Q. 17

Renal artery stenosis may occur in all of the following, except:

 A

Atherosclerosis

 B

Fibromuscular dysplasia

 C

Takayasu’s arteritis

 D

Polyarteritis nodosa

Q. 17

Renal artery stenosis may occur in all of the following, except:

 A

Atherosclerosis

 B

Fibromuscular dysplasia

 C

Takayasu’s arteritis

 D

Polyarteritis nodosa

Ans. D

Explanation:

Ans. Polyarteritis nodosa


Q. 18

Reversed Coarctation is seen in

 A

Giant cell arteritis

 B

Polyarteritis nodosa

 C

Takayasu arter

 D

Polyarteritis nodosa

Q. 18

Reversed Coarctation is seen in

 A

Giant cell arteritis

 B

Polyarteritis nodosa

 C

Takayasu arter

 D

Polyarteritis nodosa

Ans. C

Explanation:

Ans. is ‘c’ i.e., Takayasu arteritis


Q. 19

Incorrect about takayasu arteritis

 A

Spares pulmonary artery

 B

Renovascular hypertension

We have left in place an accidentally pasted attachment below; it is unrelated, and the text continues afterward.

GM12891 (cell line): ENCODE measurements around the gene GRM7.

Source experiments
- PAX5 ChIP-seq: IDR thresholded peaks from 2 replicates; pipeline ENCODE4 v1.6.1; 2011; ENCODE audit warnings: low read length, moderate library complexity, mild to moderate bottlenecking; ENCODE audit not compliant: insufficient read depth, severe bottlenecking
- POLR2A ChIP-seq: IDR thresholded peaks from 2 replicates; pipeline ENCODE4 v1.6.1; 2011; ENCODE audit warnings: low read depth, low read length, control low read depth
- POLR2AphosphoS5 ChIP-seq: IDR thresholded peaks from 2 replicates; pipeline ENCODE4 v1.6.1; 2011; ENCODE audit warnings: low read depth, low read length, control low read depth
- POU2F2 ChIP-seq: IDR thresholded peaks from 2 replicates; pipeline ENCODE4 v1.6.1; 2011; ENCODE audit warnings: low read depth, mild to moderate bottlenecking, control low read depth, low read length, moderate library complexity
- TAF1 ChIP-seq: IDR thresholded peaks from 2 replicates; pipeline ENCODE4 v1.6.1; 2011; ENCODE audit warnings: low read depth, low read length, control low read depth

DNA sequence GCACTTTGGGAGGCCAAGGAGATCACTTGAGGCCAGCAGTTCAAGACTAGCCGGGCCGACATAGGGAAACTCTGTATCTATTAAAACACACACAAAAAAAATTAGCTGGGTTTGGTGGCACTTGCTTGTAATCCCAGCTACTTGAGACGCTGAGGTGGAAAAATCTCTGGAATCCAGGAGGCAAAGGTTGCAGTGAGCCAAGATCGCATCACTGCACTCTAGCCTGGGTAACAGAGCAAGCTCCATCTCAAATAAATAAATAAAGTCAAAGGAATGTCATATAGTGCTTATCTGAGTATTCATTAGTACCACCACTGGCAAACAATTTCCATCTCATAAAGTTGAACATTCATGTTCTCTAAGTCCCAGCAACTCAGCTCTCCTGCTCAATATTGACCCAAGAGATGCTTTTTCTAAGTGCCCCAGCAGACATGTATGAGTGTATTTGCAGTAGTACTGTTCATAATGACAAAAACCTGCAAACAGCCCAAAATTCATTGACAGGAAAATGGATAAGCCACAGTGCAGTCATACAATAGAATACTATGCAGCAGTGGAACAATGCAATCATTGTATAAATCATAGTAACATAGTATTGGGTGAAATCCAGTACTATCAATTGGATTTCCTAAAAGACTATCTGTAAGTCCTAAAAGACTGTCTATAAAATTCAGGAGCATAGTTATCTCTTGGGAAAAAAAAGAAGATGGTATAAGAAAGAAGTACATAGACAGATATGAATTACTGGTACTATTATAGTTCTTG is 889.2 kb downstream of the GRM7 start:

C

Blood pressure difference between left and right limbs

 D

Strongly positive mantoux

Q. 19

Incorrect about takayasu arteritis

 A

Spares pulmonary artery

 B

Renovascular hypertension

 C

Blood pressure difference between left and right limbs

 D

Strongly positive mantoux

Ans. A

Explanation:

Ans. is ‘a’ i.e., Spares pulmonary artery

Takayasu arteritis

  • It is granulomatous vasculitis affecting medium and larger arteries.
  • The disease has a strong predeliction for the aortic arch and its branches. C.) Takayasus arteritis classically involves the “aortic arch”.

Histological changes

Transmural involvement (all three layers are involved).

Media               →       Mononuclear infiltrates to granulomatous inflammation with giant cells

Adventitia         →       Mononuclear infiltrates

Vasa vasorum   →       Perivascular cuffing